FRIDAY, Sept. 29, 2023 (HealthDay News) — For women taking combined oral contraceptives (COCs), withdrawal during the pill pause is associated with adverse mental health symptoms, similar to those experienced during menses, according to a study published online Sept. 27 in JAMA Network Open.
Isabel A. Noachtar, from the University of Salzburg in Austria, and colleagues examined whether short-term hormonal withdrawal, which users of COCs undergo once a month (pill pause), is associated with altered mood and emotional recognition in a study involving women who used COC for six months or longer. The case-control study included a control group of women with natural menstrual cycles. The analysis included women aged 18 to 35 years (61 with androgenic COC use, 59 with antiandrogenic COC use, and 60 with a menstrual cycle not taking COCs).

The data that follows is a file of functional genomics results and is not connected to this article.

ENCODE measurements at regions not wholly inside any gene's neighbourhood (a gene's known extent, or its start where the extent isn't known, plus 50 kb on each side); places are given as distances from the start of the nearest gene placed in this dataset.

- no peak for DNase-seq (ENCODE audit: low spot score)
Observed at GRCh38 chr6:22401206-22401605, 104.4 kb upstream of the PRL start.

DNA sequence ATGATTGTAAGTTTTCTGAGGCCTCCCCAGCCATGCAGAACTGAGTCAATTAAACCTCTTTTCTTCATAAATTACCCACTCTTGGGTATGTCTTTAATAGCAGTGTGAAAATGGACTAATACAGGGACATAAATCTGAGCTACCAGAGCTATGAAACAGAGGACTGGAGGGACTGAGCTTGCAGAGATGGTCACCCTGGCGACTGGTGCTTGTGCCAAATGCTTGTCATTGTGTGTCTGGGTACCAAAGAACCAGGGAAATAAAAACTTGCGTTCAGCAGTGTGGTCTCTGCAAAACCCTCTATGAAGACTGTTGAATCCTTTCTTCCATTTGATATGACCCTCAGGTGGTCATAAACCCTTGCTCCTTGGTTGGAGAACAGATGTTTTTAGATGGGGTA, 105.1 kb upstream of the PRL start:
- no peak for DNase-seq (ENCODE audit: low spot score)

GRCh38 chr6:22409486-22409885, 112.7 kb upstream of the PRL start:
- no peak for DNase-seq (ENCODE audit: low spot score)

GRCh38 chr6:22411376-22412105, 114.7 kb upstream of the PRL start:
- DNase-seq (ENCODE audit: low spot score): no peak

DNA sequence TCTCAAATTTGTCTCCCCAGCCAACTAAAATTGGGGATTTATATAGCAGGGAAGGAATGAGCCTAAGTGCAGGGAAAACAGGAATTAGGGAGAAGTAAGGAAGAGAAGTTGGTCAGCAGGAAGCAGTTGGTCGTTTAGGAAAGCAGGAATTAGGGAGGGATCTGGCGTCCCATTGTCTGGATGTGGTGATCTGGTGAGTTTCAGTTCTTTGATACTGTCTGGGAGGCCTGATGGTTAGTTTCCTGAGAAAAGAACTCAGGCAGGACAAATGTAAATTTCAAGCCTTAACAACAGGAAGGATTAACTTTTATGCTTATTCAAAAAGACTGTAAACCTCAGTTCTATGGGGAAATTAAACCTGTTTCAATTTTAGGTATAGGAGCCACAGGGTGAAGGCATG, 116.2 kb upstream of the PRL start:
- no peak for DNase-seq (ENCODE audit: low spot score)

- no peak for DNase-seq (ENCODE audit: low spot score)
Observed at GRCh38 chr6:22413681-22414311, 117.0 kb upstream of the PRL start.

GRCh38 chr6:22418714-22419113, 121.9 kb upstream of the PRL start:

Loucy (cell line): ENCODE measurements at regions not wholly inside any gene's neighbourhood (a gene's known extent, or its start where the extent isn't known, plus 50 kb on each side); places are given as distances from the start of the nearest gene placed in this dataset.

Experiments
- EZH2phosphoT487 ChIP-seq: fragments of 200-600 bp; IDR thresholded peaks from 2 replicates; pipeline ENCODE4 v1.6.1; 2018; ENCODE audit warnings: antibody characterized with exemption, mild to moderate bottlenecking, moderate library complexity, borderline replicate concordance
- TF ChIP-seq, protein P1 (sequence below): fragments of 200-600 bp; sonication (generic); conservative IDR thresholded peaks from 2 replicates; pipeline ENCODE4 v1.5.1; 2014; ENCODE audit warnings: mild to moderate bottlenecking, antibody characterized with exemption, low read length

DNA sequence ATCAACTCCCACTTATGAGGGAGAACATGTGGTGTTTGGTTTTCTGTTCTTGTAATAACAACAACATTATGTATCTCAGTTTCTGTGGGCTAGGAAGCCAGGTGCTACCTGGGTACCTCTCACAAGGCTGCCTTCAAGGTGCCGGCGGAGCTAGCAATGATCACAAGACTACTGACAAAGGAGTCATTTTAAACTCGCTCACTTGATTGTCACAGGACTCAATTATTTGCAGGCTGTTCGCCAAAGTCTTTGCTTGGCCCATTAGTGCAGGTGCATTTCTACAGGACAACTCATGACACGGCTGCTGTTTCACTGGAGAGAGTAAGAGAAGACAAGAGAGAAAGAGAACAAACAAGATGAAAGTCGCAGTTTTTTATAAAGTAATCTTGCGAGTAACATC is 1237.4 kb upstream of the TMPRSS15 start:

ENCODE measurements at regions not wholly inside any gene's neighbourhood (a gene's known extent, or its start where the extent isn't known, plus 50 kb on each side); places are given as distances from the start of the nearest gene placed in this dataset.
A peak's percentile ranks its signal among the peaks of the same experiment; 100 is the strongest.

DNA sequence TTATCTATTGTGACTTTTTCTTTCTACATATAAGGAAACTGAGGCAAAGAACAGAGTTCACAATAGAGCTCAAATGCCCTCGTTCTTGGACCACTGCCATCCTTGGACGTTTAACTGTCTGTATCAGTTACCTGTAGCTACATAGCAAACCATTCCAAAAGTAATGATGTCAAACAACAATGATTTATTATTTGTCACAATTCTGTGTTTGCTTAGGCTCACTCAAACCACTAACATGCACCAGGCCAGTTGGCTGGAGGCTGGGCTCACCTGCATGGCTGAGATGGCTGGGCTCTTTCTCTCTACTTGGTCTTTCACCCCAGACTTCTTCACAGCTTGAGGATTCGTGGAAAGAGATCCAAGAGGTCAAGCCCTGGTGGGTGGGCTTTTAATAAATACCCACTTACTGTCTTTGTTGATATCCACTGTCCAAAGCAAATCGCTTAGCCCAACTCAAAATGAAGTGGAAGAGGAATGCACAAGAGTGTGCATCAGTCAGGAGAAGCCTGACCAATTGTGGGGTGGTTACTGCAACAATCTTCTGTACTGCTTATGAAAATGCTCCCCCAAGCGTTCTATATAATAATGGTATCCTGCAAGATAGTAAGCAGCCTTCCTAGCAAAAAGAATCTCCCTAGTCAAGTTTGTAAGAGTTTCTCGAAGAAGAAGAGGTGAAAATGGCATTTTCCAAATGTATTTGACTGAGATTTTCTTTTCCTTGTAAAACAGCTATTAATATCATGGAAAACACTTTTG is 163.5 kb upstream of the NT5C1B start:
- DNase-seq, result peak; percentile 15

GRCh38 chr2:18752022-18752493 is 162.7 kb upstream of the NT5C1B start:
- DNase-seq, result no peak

The researchers found that COC users showed a 12.67, 7.42, and 23.61 percent increase in negative affect, anxiety, and mental health symptoms, respectively, during the pill pause versus the active intake phase. The effect size did not differ depending on progestin type or ethinylestradiol dose and was comparable with mood changes along the menstrual cycle among women with natural cycles. Women with higher baseline depression scores had more pronounced mood worsening during the pill pause. There was no difference seen in emotion recognition performance for the active pill phase and pill pause.
“These results question the usefulness of pill pauses from a mental health perspective, and it should be explored whether long-term COC users benefit more from the mood-stabilizing effects of COCs in cases of continuous intake,” the authors write.
One author disclosed ties to the pharmaceutical industry.
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